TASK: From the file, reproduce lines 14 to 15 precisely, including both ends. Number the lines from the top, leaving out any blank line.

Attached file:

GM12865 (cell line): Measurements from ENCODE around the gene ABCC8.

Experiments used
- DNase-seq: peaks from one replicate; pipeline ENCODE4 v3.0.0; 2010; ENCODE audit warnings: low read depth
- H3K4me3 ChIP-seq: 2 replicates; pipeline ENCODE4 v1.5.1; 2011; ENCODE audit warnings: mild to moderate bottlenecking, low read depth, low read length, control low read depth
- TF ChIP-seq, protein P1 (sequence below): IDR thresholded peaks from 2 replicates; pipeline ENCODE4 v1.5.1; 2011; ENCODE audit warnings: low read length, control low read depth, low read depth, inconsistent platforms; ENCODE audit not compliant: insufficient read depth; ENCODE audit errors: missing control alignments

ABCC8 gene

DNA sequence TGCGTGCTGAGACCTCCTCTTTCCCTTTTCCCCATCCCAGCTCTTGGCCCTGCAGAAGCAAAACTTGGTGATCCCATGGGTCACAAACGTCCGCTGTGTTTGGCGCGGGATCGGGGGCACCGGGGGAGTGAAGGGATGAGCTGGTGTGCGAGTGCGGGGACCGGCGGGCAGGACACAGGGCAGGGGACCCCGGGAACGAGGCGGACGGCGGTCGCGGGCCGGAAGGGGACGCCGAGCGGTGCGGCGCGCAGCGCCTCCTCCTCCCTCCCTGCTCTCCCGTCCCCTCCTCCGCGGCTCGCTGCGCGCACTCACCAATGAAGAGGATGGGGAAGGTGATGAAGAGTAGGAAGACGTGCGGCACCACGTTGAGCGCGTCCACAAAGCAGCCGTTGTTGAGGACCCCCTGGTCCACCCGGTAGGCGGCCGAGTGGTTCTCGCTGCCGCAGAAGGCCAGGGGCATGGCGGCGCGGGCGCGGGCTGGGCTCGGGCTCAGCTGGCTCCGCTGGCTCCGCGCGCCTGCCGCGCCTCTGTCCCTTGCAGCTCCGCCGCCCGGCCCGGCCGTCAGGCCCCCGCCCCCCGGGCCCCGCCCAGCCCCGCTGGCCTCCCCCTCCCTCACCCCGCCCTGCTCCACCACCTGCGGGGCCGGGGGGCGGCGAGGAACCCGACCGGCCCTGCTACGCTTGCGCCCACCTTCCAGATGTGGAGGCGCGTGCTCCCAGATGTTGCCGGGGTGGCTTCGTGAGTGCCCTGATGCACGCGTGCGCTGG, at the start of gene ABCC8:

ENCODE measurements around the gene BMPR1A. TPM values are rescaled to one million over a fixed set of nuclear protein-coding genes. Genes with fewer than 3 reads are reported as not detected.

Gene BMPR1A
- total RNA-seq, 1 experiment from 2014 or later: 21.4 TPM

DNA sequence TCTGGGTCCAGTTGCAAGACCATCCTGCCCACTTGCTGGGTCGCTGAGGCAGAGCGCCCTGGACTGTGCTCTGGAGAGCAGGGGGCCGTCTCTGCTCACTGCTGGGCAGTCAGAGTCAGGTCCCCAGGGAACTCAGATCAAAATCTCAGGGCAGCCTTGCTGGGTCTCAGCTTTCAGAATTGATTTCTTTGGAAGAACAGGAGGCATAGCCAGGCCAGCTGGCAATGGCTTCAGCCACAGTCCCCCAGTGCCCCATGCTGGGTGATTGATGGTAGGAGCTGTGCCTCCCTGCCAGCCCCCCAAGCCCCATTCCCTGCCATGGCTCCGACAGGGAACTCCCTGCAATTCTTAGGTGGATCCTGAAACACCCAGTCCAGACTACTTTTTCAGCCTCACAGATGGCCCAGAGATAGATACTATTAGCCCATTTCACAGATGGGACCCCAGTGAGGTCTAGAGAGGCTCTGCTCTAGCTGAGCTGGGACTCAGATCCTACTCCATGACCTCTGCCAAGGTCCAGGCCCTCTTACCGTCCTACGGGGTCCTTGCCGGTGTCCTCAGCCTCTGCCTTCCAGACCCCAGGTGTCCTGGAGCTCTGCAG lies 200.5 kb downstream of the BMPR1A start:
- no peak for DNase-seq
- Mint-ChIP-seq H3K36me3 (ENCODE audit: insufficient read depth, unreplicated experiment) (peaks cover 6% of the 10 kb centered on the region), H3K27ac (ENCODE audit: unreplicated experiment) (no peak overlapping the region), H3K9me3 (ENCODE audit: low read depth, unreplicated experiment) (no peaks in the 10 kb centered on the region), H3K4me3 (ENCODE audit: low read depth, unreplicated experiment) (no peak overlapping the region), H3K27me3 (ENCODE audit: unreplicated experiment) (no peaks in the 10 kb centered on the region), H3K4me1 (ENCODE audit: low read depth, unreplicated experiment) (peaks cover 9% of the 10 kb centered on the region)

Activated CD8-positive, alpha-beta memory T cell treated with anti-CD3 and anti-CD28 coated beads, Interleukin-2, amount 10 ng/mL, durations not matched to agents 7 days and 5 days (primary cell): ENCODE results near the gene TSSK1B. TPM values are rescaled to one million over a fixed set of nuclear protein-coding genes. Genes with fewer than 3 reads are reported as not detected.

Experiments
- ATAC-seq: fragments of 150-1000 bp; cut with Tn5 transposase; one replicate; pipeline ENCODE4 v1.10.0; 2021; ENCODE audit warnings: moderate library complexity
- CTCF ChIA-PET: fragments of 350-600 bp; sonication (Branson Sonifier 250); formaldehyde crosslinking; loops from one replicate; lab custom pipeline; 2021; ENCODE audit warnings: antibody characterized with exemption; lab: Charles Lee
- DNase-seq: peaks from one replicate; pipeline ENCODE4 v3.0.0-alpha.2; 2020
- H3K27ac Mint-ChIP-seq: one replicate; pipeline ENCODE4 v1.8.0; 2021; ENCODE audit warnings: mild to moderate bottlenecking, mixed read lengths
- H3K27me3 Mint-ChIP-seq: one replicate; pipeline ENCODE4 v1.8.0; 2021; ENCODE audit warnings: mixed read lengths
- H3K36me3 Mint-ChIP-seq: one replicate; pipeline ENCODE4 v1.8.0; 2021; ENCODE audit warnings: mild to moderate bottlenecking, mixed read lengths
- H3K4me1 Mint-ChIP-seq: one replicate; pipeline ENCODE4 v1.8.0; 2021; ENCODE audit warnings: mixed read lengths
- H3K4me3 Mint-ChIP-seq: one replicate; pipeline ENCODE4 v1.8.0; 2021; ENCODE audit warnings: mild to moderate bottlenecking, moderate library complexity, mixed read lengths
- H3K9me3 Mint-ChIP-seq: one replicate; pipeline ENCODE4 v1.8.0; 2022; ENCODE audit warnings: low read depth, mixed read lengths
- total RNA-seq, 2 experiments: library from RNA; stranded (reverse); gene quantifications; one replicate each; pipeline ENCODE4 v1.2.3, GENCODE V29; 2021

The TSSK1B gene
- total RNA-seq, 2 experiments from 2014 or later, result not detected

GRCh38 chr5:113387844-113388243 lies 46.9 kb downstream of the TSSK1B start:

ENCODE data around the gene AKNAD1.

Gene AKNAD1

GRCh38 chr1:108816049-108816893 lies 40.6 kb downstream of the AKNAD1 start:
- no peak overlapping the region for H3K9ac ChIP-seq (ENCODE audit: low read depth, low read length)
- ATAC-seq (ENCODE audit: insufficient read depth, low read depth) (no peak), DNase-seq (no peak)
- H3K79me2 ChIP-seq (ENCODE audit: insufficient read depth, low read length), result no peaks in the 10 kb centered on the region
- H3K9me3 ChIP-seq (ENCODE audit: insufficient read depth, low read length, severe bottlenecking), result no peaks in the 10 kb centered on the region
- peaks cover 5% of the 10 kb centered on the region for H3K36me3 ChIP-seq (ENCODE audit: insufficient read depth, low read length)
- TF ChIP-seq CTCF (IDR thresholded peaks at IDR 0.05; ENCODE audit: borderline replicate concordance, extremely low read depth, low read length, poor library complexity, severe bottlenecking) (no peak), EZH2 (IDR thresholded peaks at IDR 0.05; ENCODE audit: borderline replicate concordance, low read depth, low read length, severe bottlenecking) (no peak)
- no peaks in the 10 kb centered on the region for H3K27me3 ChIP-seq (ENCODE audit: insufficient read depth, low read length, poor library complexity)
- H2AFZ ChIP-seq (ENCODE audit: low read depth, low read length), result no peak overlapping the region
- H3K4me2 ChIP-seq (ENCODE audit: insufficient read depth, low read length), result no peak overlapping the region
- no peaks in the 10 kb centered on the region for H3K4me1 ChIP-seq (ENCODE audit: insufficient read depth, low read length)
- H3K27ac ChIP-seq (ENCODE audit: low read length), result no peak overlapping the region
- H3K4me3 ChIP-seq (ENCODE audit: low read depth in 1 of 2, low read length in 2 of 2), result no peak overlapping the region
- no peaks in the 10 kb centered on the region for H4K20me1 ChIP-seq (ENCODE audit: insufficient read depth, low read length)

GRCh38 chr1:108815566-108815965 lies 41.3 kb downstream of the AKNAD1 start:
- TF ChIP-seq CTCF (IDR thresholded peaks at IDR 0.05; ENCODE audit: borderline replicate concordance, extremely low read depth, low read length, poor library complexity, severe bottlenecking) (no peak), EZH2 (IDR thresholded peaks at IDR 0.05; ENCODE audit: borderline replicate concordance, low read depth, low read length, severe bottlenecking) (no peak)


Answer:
Activated CD8-positive, alpha-beta memory T cell treated with anti-CD3 and anti-CD28 coated beads, Interleukin-2, amount 10 ng/mL, durations not matched to agents 7 days and 5 days (primary cell): ENCODE results near the gene TSSK1B. TPM values are rescaled to one million over a fixed set of nuclear protein-coding genes. Genes with fewer than 3 reads are reported as not detected.

Experiments